"We have the idea the taboo on anti-Semitism is diminishing," he said. In one recent high-profile case a Moroccan minor was interviewed by a shock news website saying he thought Jews should be "exterminated." The Utrecht District Court sentenced him to 40 hours of community service, including 16 at the Anne Frank House. Last April the same court acquitted Abdoulmouthalib Bouzerda, chairman of the Arab European League, of hate speech charges for publishing a cartoon on its website questioning the reality of the Holocaust. The group had intended to spur a public discussion about a perceived double standard: that European media are willing to publish cartoons mocking Islam's prophet Muhammad, while cartoons about the Holocaust are taboo.

Van Klaveren of the Freedom party was skeptical about the proposal of "fast justice" for anti-Semitic remarks: His party's leader Geert Wilders is on trial for alleged discriminatory remarks — including some equating Islam with fasciism and calling for a ban on the Quran. His trial resumes Monday after a two-month pause. Holocaust deniers "should be directed to psychiatrists, not judges," Van Klaveren said. Wednesday's debate frequently referenced remarks by one of the country's most prominent conservative thinkers, Frits Bolkestein, who was quoted in December as having said that "visible" Jews should consider emigrating to Israel or the United States because they have no future in the Netherlands. He later clarified that those remarks were intended as a warning about the failures of Dutch integration policies to date, not literal advice to Jews. After the debate, Interior Minister Piet Hein Donner promised to return to parliament later this year with concrete policy proposals.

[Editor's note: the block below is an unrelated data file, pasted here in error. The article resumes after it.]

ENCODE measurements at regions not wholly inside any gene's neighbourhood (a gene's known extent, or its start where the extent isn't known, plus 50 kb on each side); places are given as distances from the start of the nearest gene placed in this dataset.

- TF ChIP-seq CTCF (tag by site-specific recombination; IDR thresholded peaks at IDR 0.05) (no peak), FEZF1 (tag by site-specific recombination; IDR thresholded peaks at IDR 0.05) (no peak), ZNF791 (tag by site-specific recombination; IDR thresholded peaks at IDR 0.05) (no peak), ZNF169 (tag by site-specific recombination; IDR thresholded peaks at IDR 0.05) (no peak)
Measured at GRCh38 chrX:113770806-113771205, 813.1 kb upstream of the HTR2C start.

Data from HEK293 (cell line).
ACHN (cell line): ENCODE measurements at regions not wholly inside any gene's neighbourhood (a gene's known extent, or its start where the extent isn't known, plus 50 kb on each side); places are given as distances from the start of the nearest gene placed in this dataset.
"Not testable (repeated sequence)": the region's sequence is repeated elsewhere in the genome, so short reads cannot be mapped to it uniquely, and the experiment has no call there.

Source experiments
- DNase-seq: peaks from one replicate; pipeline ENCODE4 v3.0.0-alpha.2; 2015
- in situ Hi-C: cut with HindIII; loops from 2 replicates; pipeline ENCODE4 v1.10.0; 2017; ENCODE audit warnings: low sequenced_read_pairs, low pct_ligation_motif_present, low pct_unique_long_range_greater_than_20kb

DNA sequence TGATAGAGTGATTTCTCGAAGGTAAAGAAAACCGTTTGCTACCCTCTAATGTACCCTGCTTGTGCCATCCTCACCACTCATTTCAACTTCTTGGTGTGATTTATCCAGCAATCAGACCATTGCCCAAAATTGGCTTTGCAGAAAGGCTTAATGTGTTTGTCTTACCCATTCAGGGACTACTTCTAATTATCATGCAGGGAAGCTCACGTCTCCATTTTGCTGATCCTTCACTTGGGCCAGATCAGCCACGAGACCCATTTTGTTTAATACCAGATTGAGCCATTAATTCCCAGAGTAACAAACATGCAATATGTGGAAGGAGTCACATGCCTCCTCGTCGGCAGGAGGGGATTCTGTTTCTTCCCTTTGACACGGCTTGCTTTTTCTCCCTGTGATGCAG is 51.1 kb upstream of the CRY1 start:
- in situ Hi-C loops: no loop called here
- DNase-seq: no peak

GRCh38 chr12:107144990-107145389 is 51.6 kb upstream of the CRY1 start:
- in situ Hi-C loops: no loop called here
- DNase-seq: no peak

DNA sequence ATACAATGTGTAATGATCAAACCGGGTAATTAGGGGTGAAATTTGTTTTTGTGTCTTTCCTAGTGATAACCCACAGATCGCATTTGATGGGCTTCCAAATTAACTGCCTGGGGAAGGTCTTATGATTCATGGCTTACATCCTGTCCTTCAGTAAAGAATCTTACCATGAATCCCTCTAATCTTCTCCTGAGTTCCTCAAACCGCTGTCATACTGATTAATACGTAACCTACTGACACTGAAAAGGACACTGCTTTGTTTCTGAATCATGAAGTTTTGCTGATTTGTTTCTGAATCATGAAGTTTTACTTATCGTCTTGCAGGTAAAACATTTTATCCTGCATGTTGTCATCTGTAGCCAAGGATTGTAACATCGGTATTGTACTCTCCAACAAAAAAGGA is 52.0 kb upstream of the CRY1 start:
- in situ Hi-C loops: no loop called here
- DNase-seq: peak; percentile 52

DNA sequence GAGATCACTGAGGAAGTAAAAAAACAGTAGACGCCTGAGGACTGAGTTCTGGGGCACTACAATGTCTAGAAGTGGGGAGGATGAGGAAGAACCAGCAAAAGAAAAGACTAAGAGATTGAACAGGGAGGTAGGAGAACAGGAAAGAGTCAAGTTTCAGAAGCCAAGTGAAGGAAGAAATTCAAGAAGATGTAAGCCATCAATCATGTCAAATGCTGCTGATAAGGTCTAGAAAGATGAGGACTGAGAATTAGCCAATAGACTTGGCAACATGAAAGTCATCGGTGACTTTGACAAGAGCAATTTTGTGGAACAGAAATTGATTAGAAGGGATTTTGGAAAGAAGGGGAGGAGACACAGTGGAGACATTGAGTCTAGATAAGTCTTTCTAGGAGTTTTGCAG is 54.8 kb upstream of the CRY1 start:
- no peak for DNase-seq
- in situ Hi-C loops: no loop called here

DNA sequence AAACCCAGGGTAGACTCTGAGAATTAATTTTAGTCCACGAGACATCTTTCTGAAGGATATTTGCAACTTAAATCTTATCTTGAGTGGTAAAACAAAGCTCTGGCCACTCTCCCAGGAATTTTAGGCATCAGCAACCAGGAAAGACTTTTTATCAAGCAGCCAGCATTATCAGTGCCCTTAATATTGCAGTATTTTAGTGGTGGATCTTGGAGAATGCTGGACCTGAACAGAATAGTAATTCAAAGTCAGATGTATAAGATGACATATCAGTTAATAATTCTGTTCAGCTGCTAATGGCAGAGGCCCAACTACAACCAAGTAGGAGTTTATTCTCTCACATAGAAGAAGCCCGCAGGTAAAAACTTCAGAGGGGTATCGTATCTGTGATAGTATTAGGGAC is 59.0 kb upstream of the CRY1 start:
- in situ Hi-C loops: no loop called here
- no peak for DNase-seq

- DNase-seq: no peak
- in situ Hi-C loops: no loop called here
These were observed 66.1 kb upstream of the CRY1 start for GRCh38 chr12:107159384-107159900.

Neo-Nazi related clothing shop in Berlin provokes anger in Northern Norway.

The shop is called “Tromsø”, and Mayor of the town of Tromsø, Arild Hausberg will now ask Foreign Minister Jonas Gahr Støre to help having the name removed. - This is a desecration of the name of Tromsø and I demand that they remove the name from the shop, Hausberg says to iTromsø. The shop is part of a chain that flirts with Nazism and Nazi symbols, he says. Hausberg has sent a letter to the German shop chain Mediatex Gmbh, demanding that they stop using the name Tromsø. He has also contacted the Norwegian Embassy in Berlin and is now going to take up the issue in a meeting with Foreign Minister Jonas Gahr Støre. The shop opened in 2009, and is part of a chain of shops that all have names after Norwegian towns like Narvik, Trondheim, Oseberg, Tønsberg, Haugesund and Larvik. The shop chain sells the clothing brand Thor Steinar, which was banned in Germany in 2004 because of the logo's similarity to symbols worn by SS officers. The company later rebranded, and its new look is legal. The brand uses the Norwegian flag and other Norwegian symbols as central parts of its collection.

Barent Observer

Race hate thugs target Mosque and homes (UK)

Race hate thugs are behind a series of inflammatory attacks with pork on a Mosque and Muslim homes.